New World Bank Chief Jim Yong Kim, who succeeded Robert Zoellick as World Bank president on Sunday, has unveiled a five-point plan which he says will help fight disease and poverty.
The plan, a “model of care” devised in 1987 by Kim’s nonprofit Partners in Health, will aim to help developing nations keep growing at what is a traumatic time for the world economy. In an e-mail to World Bank staff obtained by Bloomberg News, Kim stated:
“We begin our work together at a crucial moment. My immediate priority will be to intensify the Bank Group’s efforts to help developing countries protect growth and jobs.”
The 52-year-old Kim, the former president of Dartmouth College and a physician by training, has entered his new job as a European debt crisis and a slowdown in China threatens to further destabilize a world economy he says “remains vulnerable.” To this end, his poverty-fighting five-point plan involves:
>>Providing universal access to primary health care. President and executive director of Partners In Health (PIH) Ophelia Dahl argues this would reduce the cost of healthcare. She points out how that treating diseases becomes easier when the whole person is cared for.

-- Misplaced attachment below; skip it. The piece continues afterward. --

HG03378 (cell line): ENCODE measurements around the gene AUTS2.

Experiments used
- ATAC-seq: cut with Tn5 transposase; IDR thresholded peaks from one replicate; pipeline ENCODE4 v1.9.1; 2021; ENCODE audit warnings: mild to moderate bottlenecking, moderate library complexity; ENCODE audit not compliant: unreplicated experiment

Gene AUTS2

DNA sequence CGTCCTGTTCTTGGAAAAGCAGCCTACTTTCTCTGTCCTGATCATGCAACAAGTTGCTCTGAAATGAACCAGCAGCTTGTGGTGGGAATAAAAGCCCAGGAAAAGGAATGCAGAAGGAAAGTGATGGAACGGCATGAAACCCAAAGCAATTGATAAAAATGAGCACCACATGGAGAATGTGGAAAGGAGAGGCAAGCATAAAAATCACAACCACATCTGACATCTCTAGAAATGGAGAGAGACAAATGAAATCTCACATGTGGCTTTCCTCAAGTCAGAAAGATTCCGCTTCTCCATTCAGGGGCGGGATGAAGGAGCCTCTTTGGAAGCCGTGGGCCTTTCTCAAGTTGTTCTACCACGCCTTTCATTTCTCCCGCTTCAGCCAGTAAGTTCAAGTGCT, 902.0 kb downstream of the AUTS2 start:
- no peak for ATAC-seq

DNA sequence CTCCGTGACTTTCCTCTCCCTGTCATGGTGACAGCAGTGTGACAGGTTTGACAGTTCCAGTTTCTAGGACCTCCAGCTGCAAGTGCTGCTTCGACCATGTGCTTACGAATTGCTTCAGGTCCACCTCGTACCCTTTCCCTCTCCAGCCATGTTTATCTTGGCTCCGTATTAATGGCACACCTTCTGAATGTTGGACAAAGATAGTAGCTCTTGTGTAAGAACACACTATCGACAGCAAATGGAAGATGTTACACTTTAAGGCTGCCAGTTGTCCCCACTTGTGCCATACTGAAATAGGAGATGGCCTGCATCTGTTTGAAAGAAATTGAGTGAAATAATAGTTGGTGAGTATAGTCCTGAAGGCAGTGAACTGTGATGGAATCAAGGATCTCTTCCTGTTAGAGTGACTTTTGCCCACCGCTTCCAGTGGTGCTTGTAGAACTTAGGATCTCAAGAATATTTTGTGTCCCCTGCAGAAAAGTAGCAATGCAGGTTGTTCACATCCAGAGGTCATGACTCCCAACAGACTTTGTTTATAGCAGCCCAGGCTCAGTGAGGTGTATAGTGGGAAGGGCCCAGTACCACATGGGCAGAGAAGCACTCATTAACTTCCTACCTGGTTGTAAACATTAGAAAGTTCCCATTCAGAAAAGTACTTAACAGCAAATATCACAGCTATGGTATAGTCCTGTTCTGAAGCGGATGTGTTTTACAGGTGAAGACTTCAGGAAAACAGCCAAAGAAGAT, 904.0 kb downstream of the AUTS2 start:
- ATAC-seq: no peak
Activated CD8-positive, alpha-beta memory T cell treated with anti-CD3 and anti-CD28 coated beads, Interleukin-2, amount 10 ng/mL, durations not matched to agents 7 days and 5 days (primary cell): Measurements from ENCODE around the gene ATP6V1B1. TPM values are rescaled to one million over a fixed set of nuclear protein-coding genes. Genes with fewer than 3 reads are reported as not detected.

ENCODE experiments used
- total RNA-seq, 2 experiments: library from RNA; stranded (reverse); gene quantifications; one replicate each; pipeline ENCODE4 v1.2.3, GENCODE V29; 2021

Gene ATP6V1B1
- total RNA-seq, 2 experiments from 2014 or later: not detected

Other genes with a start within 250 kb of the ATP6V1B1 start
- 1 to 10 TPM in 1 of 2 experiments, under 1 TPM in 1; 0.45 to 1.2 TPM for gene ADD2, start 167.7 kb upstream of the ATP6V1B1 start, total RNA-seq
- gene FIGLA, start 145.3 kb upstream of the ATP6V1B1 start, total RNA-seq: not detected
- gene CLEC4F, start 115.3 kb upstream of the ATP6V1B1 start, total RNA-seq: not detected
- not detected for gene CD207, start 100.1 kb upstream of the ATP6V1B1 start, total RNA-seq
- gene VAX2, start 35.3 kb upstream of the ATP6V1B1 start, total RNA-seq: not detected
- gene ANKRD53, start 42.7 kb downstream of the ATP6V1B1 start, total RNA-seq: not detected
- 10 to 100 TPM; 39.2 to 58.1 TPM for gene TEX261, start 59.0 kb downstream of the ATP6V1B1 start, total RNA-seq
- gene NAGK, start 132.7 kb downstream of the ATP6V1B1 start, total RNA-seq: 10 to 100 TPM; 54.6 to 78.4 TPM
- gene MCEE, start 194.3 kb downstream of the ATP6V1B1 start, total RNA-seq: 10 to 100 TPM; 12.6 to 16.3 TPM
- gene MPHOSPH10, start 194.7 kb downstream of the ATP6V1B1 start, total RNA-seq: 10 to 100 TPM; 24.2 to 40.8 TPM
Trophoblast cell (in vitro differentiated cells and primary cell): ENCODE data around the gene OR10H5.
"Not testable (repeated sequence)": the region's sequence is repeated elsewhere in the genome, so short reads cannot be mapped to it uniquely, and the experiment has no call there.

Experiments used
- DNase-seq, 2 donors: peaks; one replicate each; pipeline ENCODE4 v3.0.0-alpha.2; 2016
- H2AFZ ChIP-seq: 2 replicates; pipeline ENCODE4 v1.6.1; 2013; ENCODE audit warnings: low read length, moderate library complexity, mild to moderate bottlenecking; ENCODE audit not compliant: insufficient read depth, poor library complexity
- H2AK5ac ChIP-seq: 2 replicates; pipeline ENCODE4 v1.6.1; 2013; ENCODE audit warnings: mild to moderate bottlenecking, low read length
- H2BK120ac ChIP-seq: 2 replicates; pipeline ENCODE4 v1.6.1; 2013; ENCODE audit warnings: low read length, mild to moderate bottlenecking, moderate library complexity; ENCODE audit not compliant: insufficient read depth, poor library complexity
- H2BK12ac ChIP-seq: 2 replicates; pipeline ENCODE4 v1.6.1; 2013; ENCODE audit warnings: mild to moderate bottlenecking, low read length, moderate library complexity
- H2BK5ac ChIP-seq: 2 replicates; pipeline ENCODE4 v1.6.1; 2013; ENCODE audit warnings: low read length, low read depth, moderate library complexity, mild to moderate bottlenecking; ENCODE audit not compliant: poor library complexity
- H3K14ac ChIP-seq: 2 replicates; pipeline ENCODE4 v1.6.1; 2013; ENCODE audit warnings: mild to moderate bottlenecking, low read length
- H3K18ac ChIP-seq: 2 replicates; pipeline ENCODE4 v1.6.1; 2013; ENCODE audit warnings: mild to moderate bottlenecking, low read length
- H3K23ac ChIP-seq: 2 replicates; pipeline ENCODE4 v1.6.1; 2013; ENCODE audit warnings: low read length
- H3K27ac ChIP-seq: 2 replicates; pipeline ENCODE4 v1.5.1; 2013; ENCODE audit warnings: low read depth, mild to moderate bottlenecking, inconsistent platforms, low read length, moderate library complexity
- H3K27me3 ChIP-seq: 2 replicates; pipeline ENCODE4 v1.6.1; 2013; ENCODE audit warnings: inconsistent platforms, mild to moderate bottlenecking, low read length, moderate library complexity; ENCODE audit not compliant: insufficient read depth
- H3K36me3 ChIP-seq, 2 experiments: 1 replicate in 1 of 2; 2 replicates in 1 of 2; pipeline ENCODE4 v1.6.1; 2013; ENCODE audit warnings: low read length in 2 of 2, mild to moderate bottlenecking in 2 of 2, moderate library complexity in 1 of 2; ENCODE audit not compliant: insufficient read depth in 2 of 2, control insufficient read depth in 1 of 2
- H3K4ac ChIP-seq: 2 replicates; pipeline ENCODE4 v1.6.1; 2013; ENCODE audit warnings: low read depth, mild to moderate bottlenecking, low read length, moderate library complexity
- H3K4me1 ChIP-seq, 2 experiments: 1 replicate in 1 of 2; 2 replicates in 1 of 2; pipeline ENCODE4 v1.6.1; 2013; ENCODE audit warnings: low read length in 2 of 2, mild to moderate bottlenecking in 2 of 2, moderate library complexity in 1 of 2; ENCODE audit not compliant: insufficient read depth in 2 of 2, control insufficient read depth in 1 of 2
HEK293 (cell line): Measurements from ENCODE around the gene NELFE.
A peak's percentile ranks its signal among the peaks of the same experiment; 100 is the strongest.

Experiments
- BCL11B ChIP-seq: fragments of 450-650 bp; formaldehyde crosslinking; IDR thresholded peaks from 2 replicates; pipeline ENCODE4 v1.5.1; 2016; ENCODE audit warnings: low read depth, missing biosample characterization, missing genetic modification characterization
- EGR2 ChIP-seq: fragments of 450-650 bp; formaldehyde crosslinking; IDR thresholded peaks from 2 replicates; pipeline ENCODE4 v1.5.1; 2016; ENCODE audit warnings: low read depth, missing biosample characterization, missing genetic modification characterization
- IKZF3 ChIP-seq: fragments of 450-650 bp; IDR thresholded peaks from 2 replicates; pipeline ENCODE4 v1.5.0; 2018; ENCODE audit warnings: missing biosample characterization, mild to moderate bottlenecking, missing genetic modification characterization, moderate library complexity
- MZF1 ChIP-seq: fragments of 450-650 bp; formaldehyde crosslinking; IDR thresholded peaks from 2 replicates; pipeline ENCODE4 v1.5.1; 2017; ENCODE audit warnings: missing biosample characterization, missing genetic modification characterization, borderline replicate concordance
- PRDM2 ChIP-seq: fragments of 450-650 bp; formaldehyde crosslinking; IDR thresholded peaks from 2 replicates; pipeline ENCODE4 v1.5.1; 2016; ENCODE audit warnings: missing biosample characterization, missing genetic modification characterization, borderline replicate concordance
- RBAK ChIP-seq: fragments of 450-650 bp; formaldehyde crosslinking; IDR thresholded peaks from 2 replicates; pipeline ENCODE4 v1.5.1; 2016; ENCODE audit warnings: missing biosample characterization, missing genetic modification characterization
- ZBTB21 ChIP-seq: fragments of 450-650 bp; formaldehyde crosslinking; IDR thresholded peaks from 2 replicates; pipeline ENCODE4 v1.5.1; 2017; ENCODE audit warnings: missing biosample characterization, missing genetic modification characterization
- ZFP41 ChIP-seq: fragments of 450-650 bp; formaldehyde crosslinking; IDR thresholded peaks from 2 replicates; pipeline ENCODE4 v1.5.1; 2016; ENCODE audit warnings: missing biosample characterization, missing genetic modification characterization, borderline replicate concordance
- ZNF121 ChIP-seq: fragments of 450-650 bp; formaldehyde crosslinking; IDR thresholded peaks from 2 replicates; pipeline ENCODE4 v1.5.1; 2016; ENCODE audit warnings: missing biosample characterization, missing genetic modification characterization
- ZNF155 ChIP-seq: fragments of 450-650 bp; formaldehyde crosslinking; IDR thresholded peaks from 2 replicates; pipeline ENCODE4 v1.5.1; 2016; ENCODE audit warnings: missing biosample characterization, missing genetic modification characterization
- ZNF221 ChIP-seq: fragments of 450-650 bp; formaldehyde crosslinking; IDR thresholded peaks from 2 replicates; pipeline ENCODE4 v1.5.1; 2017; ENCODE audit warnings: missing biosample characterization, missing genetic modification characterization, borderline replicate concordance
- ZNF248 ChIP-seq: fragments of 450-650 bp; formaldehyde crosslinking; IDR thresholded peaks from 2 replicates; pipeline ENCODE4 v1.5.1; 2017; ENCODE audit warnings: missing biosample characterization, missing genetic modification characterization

>>Making healthcare and education free to the poor. Dahl points out that poor people will avoid even paying a dollar or two for their healthcare and education. The answer, in Kim’s plan? make it free.
>>Hiring and training community health workers. And not only hiring and training them, but paying them, says Dahl. She notes that this does not have to be costly: in Rwanda, for example, community health workers are paid $240 a year.
>>Fighting disease means fighting poverty. Dahl again: “We realized that you can give people access to vaccines and medicines, but if they have no access to food, it’s crazy.”
>> Partnering with local and national governments.
Since becoming president, Kim has opened a site, ‘Ask Jim Kim,’ to receive questions and suggestions from people around the world.